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The Nursing and Midwifery Council's Investigating Committee did not have an inherent power to set aside its decisions, except in a very narrow class of case in order to correct accidental errors.
15 May 2012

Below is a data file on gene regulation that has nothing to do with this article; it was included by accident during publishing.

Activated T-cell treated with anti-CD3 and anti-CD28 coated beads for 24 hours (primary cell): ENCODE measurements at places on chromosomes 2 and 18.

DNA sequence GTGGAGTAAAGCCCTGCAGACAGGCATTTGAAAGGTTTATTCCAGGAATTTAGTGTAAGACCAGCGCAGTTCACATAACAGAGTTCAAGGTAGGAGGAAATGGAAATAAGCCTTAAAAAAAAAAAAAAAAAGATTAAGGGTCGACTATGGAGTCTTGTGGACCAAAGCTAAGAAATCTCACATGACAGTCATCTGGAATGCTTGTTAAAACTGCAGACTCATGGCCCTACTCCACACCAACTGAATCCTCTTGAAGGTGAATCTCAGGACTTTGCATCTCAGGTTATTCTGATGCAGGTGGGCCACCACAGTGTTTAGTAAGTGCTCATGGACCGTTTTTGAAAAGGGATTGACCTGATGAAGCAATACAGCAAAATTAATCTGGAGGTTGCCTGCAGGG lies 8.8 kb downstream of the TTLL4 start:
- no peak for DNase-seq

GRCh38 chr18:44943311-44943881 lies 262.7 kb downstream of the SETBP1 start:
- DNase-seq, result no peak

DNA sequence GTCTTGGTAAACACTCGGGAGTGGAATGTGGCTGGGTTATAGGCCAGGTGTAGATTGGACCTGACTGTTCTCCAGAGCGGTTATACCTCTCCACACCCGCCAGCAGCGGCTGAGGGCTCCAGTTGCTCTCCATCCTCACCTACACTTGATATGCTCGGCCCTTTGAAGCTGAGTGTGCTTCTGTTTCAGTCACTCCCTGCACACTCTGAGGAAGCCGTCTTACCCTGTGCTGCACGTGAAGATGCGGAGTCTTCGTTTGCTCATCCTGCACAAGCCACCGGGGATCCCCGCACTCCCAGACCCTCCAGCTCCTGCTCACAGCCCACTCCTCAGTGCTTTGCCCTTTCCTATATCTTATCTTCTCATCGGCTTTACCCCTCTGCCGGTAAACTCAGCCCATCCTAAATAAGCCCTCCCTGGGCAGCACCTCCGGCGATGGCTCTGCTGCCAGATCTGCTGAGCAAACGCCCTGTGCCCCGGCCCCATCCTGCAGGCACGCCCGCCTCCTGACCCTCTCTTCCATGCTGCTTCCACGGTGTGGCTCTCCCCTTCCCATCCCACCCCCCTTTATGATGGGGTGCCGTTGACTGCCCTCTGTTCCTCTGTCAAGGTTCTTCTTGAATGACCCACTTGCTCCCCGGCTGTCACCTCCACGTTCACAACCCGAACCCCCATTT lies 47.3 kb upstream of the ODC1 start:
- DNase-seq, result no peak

(1) Ms B, a nurse, sought to challenge by way of judicial review a decision of the Nursing and Midwifery Council (NMC) to set aside a previous decision that there was no case to answer in respect of fitness to practice allegation and to undertake a further investigation. The NMC had previously decided that there was evidence of system failures at B's care home but that there was insufficient information to suggest that B was solely responsible for the patient's inadequate care. At a later date, NMC purported to set aside the decision and it explicitly relied on R (on the application of Jenkinson) v Nursing and Midwifery Council  EWHC 1111 (Admin) to do so. The NMC asserted that Jenkinson showed that it had the power to set aside its previous decisions where there had been a slip or an accidental error, and it identified two "slips" in its earlier decision, namely that it had erroneously considered the allegations in the context of system failures within the care home, and that it had not applied the correct guidance on the case to answer test.
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